Secondly, merely 48 hours following American Arab Summit in Riyadh Doha’s official state news agency website published controversial statements attributed to the Qatari Emir Sheikh Tamim, in which he was quoted describing tensions with US president Trump, speculating about the future of his presidency, while calling Iran a great Islamic power, and praising Palestinian Hamas. Although official Qatar quickly denied the statements as false, claiming that the website was hacked, the news were taken by the Saudi and Emirati media and went viral causing uproar and a strong condemnation of Qatar as the sponsor of terrorism by both leading GCC states.
In few days the event escalated into an unprecedented diplomatic crisis. Saudis and the UAE severed diplomatic ties with Qatar, with Bahrain and Egypt soon following suit. To make matters worse Qatari diplomats were immediately expelled, while its citizens were asked to leave both countries within two weeks while the land, sea and air borders were nearly immediately shut, effectively putting the tiny nation under the siege. The American media started speculating about Russian actors behind the Qatari news agency hack, for which Doha requested FBI assistance in investigating.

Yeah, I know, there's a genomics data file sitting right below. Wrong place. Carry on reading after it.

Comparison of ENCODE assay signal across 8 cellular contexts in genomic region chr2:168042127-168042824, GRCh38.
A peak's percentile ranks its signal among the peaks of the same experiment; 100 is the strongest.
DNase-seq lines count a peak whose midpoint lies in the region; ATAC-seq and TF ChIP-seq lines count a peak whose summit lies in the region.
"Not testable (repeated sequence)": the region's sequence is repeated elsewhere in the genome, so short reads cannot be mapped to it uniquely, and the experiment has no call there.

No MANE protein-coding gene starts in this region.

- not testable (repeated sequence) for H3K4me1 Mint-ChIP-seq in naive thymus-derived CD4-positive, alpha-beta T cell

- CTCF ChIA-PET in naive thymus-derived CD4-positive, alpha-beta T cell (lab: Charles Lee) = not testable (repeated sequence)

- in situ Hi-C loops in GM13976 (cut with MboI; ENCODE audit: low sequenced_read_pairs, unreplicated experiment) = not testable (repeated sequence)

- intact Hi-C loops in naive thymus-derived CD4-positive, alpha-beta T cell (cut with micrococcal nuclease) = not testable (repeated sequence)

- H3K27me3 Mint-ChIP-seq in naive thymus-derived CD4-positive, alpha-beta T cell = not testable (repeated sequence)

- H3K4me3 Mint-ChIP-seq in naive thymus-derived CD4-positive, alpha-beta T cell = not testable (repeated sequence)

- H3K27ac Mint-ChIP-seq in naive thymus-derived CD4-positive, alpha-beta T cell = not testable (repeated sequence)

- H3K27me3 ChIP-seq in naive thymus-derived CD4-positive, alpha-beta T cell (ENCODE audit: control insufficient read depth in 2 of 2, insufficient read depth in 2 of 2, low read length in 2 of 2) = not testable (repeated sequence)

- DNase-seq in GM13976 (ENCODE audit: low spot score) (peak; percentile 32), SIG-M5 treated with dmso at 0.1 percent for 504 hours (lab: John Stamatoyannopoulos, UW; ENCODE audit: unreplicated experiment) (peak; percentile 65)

The grand game that shocked the region and the world, soon became complex with the new players’ entry into the fray. Expectations that the blockade would force Qatar into submission had to be as quickly ditched. Two other renegade regional powers, Iran and Turkey came to Qatar’s rescue offering provision of food and military assistance.